Contributed by William Walter Kay BA JD © 2022
The real tragedy is what we don’t see. We see billions squandered on wind and solar. Tragic enough, but we don’t see the magnificent electrical infrastructures coal might create if similarly furnished with funds.
The world’s largest coal-fired power stations, Inner Mongolia’s 6,720 Megawatt (MW) Tuoketuo Station and South Korea’s 6,100 MW Taean Station, were built in stages as additional generators were needed. Tuoketuo now sports a motley array of 12 steam turbines ranging in size from 300 to 660 MW. Taean’s managers topped-up their 8 original 500 MW turbines with 2 Hitachi 1,050s.
Australian electricity demand peaks at 35,000ish MW; therefore, 8 Tuoketuo-sized plants (operating at two-thirds capacity) could meet national needs.
With centuries of supply, Aussies should consider coal inexhaustible. The Stone Age didn’t end when we ran out of rocks. Uranium will dethrone coal before Australians exhaust their seams; but right now 9,000 coal-fired power plants adorn Earth; a quantum blossoming by hundreds every year.
When life throws you lemons, …make lemonade. Pre-2002 Australians drew 80+% of their electricity from coal. In 2002, decades into the climate hooey, wind power finally captured measurable portions of Australia’s electricity market. Solar surfaced in 2005.
Australia’s electricity-by-source scorecard now reads: coal 51%, gas 18%, solar 12%, wind 10%, hydro 6%, and oil 2%.
Net Zero dictates 90% reductions in global coal-burning by 2050. The climate oligarchy’s sacrificial lamb, Australia, must surrender coal-power long before then.
On command, Australia’s top toadies tumble over one another, beckoning the coal-apocalypse closer. PM Albanese recently increased renewable quotas 15%, proclaiming:
“Our new ambitious target to reduce greenhouse gas emissions by 43% below 2005 levels by 2030 will put Australia on track to achieve Net Zero by 2050.” (1)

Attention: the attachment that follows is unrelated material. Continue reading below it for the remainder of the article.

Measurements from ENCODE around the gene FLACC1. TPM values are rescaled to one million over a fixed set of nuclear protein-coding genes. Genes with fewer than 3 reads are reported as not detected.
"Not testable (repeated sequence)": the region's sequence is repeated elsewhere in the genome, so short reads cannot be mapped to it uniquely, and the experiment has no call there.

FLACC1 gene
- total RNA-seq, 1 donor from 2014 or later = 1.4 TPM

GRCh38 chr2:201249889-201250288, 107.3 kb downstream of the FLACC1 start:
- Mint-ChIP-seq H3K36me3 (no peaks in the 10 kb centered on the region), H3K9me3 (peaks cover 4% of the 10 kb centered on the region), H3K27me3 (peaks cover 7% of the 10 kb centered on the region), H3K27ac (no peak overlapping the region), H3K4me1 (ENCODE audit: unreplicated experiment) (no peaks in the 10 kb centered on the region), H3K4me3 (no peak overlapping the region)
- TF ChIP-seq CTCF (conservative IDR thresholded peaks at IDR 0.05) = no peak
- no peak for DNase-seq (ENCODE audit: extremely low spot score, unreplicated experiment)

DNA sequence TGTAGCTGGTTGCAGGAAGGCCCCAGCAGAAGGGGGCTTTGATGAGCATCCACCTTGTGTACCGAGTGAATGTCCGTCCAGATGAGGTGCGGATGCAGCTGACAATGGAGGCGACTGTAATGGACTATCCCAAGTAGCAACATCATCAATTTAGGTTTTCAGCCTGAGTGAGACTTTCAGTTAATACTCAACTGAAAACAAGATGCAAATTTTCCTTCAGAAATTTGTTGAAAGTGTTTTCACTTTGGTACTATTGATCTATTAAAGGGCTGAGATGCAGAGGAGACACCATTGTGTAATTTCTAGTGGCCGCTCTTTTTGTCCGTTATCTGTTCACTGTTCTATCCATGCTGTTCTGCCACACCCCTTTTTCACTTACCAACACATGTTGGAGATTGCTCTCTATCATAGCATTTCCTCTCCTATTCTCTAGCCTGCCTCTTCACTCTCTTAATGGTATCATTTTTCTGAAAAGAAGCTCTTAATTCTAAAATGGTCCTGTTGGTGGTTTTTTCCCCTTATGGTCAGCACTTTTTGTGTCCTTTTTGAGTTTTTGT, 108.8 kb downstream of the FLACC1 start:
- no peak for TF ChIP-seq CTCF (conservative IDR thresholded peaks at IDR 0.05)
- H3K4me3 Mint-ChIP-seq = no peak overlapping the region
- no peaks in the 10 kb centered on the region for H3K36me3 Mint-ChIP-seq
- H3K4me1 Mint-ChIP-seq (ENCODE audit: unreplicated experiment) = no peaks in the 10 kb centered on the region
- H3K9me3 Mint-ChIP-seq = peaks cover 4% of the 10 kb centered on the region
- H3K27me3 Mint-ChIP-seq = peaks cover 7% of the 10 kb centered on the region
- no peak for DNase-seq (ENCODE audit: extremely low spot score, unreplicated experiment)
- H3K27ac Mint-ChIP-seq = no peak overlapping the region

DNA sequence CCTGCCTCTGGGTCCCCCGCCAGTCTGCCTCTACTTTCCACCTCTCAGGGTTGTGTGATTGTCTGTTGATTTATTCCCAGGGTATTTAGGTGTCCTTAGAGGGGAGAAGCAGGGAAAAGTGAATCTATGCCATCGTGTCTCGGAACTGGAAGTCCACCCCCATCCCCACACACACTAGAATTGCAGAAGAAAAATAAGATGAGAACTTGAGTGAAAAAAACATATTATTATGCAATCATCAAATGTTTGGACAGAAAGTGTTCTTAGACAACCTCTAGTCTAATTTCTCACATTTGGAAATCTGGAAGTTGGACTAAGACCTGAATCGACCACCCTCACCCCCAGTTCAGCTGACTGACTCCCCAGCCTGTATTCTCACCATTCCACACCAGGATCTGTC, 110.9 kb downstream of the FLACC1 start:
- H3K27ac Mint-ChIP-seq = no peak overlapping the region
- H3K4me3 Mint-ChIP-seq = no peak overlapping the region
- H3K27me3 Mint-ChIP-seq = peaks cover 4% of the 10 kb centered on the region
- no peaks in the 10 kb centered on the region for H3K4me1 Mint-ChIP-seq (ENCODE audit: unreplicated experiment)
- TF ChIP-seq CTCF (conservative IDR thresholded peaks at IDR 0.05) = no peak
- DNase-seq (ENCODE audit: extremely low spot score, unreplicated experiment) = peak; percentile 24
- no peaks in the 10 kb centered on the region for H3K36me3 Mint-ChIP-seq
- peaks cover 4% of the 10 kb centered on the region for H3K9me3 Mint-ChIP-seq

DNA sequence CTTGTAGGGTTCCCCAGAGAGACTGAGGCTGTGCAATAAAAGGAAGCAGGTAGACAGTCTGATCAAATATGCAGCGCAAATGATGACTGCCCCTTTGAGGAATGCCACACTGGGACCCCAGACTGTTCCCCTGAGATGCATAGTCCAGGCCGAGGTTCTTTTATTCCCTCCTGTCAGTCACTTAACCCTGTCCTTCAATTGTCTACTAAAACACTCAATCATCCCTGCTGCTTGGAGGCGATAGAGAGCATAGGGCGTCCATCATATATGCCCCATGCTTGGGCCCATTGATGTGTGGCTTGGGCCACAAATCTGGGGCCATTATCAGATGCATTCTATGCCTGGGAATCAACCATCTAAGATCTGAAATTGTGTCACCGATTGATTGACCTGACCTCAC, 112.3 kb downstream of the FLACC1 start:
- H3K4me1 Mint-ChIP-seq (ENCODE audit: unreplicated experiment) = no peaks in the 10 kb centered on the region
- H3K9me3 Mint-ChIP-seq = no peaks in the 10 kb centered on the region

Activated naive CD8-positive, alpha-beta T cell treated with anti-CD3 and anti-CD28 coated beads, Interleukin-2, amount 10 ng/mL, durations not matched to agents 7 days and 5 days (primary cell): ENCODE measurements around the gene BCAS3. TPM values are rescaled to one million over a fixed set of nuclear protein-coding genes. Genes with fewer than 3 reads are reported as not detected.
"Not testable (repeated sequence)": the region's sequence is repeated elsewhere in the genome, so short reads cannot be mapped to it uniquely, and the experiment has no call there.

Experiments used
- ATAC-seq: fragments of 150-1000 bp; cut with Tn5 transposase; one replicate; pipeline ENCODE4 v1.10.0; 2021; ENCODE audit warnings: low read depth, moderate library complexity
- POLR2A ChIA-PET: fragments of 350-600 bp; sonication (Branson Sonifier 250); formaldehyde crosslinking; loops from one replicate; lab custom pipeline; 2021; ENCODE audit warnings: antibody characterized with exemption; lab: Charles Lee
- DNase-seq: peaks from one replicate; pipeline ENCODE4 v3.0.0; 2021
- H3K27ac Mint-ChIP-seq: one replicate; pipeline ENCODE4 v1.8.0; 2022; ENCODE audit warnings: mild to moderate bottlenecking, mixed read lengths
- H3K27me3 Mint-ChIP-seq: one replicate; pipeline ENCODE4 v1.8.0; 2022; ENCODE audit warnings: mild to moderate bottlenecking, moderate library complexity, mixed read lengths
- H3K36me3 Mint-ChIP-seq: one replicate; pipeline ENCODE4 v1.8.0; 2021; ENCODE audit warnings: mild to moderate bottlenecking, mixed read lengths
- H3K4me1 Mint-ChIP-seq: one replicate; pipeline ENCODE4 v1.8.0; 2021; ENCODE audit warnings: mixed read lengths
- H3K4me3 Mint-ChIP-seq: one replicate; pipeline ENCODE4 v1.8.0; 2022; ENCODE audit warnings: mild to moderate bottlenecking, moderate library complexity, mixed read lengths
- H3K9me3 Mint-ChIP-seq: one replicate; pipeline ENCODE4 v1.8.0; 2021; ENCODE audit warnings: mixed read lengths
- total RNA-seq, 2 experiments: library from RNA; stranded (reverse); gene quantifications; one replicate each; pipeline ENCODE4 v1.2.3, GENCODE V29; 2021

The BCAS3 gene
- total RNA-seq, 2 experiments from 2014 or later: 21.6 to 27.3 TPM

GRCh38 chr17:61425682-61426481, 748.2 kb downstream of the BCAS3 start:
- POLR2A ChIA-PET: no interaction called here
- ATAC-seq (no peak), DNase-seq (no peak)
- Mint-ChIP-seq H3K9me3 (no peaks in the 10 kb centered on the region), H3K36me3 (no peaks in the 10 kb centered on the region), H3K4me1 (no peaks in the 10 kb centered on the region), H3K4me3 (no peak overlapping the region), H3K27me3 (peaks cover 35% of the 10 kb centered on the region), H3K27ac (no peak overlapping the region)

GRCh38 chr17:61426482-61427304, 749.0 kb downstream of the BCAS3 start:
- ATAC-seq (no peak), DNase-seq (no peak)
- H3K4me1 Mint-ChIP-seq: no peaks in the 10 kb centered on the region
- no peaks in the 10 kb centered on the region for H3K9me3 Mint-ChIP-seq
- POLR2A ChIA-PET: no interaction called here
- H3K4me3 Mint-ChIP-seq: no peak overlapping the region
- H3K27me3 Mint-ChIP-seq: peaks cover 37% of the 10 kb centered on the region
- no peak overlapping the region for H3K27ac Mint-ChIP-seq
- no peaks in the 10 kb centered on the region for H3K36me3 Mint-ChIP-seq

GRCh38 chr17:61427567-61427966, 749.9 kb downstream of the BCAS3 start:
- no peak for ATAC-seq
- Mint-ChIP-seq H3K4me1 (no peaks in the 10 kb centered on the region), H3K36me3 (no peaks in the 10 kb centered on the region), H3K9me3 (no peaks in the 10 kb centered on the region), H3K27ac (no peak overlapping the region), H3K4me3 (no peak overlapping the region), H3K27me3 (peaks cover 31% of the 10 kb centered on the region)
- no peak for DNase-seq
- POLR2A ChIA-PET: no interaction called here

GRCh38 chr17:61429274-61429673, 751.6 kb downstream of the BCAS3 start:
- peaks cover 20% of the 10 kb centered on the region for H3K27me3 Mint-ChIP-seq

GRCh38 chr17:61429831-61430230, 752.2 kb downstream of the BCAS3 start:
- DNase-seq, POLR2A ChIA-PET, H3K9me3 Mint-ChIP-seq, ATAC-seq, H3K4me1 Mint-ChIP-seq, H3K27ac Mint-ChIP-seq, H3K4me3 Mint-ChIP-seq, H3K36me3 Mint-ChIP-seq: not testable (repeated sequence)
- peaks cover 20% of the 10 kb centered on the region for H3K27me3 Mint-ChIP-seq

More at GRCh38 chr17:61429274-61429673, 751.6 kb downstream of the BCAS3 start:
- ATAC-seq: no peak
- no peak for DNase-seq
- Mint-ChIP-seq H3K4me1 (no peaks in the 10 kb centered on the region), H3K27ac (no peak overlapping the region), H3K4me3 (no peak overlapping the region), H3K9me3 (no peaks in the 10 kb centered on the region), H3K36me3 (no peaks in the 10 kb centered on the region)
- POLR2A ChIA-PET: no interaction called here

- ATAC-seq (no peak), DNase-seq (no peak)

Queensland Premier Palaschuk demands 70% renewable electricity by 2032; …80% by 2035. Given (non-renewable) gas’s role in planned electricity mixes, Palaschuk’s demands spell death for coal-power.
Australians added 5 units to their coal-power fleet post-1999; none since 2009. Several closures are slated for the 2020s. Other closures are being brought forward.
Between 2002 and 2022 generating capacity grew from 36,900 MW to 53,400 MW; however much new capacity is aspirational nameplate capacity configured by solar panel and wind turbine salesmen. Australia’s coal-plants consistently deliver 66% of advertised max capacity, while wind typically delivers 30%; and solar: 10%.
Australia’s 19 coal-plants continue to supply baseload power with 59 aging steam turbines. Bayswater Station draws water from the Hunter River to operate four 660 MW generators. Saltwater-cooled Eraring Station’s four 720 MW Toshibas are fed by local mines. Brown coal monsters, Lon Yang A and B’s 6 generators electrify Melbourne; …also with locally-mined coal.
Ubiquitous deposits incentivize many Australian cities, like Melbourne, to tap adjacent brown coalfields. Strides in ultra-high-voltage long-distance transmission render this strategy obsolete.
The Belo Monte-Rio de Janeiro transmission line carries 4,000 MW a distance of 2,543 kilometres. The Siberia-Ural line carries 5,500 MW 2,344 kilometres. The UHV (1.1 million volt) Changi-Guquan carries 12,000 MW 3,250 kilometres.
Nine major Australian cities lay within 1,200 kilometres of Queensland’s humongous, high-volatility black coalfields.
Australians should visualize next-gen (15,000+ MW) coal-stations. Imagine robotized arrays of Arabelle 1,900s, fed by supercritical boilers, nestled into Queensland’s richest coalfields, and swirling the world’s cheapest electricity across Australia.
GE, Siemens, Mitsubishi, Hitachi, Toshiba et al will gladly sell Australia the machinery; the manufacturing of which Aussies should master. 30,000 industrializing South Pacific and Indian Ocean islands, thirsting for electricity, makes a ready market.
There’s also coal-to-oil; or, “carbon-to-x,” as coal is now re-constructable into a myriad of commodities, not just gasoline. South Africa has been exploiting this tech at grand scale since 1950. China is undergoing a coal-to-x boom.
Why not Australia?
- Albanese’s letter to the UNFCCC June, 16, 2022.